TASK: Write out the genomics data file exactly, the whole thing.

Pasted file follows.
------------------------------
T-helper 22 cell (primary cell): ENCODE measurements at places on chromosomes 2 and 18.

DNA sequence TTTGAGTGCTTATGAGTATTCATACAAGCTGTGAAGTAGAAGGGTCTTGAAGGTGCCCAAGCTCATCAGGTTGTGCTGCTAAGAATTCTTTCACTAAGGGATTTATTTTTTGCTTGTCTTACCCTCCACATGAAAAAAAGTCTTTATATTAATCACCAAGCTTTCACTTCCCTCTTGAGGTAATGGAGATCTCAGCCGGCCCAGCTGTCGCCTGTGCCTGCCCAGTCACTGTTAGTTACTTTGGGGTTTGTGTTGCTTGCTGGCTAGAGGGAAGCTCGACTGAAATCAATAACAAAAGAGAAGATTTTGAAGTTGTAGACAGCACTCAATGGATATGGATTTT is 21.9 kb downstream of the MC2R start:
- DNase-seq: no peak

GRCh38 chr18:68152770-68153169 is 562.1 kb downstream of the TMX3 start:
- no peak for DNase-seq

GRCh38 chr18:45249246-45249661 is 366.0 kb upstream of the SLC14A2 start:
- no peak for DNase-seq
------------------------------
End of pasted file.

T-helper 22 cell (primary cell): ENCODE measurements at places on chromosomes 2 and 18.

DNA sequence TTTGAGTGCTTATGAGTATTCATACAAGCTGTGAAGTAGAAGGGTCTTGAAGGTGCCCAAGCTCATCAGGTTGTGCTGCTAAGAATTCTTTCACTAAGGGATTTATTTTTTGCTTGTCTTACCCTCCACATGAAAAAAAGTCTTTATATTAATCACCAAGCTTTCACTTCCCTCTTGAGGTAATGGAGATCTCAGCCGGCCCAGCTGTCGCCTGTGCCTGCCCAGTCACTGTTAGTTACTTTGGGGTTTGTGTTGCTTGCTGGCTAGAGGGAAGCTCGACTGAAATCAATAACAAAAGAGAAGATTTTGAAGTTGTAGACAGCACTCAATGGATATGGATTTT is 21.9 kb downstream of the MC2R start:
- DNase-seq: no peak

GRCh38 chr18:68152770-68153169 is 562.1 kb downstream of the TMX3 start:
- no peak for DNase-seq

GRCh38 chr18:45249246-45249661 is 366.0 kb upstream of the SLC14A2 start:
- no peak for DNase-seq